Last week, the executive director’s office of the American Society of Golf Course Architects in Chicago sent out a note to ASGCA members notifying them that a Chinese associate in the design firm of the American golf course architect, Joe Obringer,(JFO Design) had been kidnapped in Yunnan Province, China, along the border with Myanmar, formerly known as Burma.
Brian Curley, a principal in Schmidt-Curley Design, the highly successful golf course design company whose Chinese projects include the Mission Hills courses—both the original Mission Hills in Shenzhen and the new project on Hainan Island—sent an email on June 21 to alert fellow course designers to the dangers of working in this region. Curley’s note said that the kidnapped employee was “being held for ransom across the border,” and that he had gone to Yunnan following up on a “cold call” to the JFO “office with a request to visit a site for design of a course.”
Attempts to contact Obringer’s office were not successful.
The kidnapping took place, according to Curley’s note, near the Dehong Mangshi Airport, which is roughly fifty miles from the Myanmar border. The terrain in this region is difficult, with few roads, heavy vegetation and steep canyons. Neither the Chinese nor the Burmese governments have complete control of their territory here, which has historically been the base for warlords who finance their activities through the sale of opiates.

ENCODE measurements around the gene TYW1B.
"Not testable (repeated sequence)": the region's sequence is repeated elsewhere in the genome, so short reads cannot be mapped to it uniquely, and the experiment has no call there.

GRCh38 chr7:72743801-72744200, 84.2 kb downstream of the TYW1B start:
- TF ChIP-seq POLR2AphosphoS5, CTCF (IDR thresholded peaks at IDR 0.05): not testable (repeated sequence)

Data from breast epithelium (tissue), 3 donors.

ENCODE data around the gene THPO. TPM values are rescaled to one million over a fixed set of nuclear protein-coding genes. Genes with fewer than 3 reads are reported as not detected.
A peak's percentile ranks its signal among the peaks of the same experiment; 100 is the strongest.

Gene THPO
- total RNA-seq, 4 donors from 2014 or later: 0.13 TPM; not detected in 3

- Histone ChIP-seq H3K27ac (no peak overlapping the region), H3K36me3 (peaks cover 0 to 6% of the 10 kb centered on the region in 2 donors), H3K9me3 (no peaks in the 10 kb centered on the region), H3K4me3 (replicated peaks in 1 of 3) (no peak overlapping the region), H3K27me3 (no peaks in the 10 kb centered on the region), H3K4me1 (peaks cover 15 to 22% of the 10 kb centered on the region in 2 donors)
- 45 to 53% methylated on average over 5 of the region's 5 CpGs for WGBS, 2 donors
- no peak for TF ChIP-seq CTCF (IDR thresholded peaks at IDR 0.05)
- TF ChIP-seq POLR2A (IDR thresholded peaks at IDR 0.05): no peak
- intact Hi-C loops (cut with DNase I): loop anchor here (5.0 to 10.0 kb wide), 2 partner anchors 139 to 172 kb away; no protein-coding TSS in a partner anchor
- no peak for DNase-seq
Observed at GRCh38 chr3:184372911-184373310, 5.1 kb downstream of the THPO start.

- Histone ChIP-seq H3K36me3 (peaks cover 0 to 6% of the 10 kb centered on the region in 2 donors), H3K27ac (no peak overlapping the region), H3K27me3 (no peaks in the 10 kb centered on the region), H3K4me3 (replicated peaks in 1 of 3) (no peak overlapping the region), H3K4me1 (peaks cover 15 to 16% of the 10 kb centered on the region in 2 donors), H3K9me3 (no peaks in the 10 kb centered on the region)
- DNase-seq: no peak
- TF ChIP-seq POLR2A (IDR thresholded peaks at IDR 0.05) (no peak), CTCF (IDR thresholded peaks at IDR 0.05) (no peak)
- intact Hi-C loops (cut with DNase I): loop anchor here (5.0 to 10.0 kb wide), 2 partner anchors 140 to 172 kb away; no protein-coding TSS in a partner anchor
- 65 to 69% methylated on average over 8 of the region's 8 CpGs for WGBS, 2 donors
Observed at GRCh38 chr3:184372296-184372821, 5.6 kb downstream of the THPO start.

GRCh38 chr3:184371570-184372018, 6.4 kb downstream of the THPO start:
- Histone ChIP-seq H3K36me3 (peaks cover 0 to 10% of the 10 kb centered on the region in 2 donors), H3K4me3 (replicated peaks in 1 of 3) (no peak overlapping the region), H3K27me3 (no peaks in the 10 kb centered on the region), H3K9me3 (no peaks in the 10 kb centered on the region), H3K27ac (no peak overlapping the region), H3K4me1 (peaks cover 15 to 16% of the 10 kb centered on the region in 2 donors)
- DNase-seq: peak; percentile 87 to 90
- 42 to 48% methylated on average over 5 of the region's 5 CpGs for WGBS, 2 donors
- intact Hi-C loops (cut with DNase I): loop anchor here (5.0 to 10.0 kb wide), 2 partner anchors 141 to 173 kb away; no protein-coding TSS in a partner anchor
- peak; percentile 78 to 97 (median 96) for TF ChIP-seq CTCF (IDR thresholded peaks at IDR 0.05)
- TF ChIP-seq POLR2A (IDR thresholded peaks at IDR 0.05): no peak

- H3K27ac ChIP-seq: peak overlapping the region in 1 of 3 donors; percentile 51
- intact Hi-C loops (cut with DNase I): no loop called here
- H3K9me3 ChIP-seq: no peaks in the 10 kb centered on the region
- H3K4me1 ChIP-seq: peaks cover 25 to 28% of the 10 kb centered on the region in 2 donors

According to the United Nations Office on Drugs and Crimes, “world heroin consumption (340 tons) and seizures represent an annual flow of 430-450 tons of heroin into the global heroin market. Of that total, opium from Myanmar and the Lao People’s Democratic Republic yields some 50 tons.” The same groups who broker dope also dabble in kidnapping. Curley’s letter notes that roughly 300 kidnappings have been reported recently in this region, and among the victims is a Malaysian golf course architect, although no details regarding him were forthcoming.
Myanmar is ruled by a military junta and its closest trading partner is China. Since 1988 the United States has imposed sanctions on Myanmar and prohibited American companies from doing business there. The junta leaders secretly constructed a new capitol called Naypyidaw that the New York Times described as “remote, lavish and off limits.” According to Wikipedia, Navpyidaw has two golf courses, Nay Pyi Taw City Golf Course and Yaypyar Golf Course. I searched everything I could think of on the internet to try to learn who designed these courses, but was unable to find any information. Given the sanctions, it’s probably prudent not to celebrate this particular accomplishment.